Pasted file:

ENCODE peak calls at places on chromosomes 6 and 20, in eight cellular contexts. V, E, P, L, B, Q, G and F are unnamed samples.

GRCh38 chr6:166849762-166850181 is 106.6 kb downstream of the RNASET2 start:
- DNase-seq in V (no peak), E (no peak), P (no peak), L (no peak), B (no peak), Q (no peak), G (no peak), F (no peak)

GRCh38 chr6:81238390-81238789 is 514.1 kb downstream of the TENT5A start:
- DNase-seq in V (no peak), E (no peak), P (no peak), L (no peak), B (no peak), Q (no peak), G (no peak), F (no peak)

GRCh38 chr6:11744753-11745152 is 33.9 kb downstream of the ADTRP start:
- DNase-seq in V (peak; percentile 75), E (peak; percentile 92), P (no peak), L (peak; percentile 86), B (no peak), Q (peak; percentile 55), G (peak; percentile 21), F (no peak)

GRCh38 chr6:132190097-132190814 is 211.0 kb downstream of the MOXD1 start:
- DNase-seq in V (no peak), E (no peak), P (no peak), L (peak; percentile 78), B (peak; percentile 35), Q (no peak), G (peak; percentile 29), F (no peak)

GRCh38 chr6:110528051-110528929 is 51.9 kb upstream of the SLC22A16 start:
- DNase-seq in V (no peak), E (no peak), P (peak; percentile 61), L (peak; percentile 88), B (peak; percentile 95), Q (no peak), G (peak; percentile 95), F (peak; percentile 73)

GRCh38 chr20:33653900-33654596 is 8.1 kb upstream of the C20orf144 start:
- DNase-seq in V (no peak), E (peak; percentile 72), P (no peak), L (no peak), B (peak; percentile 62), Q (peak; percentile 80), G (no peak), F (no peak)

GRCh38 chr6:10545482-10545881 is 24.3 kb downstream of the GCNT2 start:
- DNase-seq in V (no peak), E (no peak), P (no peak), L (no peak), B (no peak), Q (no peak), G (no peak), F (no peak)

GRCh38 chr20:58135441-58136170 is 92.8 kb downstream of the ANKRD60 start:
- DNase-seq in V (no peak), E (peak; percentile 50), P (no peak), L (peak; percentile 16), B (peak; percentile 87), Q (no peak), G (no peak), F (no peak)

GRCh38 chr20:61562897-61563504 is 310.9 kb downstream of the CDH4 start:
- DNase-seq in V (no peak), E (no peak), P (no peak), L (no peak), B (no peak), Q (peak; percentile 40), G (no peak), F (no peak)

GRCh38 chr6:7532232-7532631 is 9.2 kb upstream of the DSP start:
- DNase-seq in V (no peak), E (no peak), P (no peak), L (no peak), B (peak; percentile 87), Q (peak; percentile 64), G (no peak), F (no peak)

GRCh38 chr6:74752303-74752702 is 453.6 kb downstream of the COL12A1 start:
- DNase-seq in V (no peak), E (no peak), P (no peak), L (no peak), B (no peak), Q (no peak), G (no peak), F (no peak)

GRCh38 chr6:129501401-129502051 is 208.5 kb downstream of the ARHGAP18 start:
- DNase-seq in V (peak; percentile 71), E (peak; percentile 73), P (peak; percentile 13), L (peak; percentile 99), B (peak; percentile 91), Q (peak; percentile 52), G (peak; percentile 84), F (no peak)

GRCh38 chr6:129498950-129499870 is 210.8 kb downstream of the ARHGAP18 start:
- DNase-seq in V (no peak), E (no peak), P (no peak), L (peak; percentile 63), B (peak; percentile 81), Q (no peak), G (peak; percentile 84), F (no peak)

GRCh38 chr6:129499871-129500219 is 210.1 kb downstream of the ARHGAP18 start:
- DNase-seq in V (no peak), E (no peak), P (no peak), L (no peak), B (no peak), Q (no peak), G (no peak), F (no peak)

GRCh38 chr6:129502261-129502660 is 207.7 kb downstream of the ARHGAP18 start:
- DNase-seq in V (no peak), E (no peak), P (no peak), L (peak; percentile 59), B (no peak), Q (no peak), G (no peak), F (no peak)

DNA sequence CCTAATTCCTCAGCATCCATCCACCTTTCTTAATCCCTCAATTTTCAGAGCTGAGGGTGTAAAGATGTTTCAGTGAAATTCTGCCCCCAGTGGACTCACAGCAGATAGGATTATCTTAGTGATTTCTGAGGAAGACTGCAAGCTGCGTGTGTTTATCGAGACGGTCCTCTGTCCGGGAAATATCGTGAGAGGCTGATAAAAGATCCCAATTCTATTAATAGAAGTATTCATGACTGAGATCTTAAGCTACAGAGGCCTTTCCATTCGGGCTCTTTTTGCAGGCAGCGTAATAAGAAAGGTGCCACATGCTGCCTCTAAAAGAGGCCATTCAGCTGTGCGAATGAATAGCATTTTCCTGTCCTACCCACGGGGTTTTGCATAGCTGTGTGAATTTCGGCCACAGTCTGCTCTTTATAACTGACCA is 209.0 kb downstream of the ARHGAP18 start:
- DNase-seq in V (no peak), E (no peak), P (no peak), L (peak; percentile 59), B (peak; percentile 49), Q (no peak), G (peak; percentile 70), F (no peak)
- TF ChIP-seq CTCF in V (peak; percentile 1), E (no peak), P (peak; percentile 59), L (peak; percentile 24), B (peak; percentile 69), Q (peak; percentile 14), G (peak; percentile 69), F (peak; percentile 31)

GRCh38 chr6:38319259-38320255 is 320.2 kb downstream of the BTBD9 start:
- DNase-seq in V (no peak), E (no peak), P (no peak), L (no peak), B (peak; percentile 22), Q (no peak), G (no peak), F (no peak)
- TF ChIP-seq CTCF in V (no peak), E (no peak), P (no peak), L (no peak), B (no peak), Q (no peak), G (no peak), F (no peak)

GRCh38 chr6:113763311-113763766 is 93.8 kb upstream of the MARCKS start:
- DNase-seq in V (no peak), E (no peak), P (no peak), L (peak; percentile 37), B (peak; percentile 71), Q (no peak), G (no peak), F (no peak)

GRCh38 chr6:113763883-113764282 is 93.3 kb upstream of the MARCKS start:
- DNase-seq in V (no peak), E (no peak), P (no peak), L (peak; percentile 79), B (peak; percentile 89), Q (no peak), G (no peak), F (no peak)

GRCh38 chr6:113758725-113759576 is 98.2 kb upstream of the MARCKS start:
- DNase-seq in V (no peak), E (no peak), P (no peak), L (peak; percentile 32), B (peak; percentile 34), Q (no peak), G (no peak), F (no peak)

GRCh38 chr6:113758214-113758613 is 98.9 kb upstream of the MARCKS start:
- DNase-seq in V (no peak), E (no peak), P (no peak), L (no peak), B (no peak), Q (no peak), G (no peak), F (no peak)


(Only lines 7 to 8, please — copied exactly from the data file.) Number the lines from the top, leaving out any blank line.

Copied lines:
- DNase-seq in V (peak; percentile 75), E (peak; percentile 92), P (no peak), L (peak; percentile 86), B (no peak), Q (peak; percentile 55), G (peak; percentile 21), F (no peak)

GRCh38 chr6:132190097-132190814 is 211.0 kb downstream of the MOXD1 start: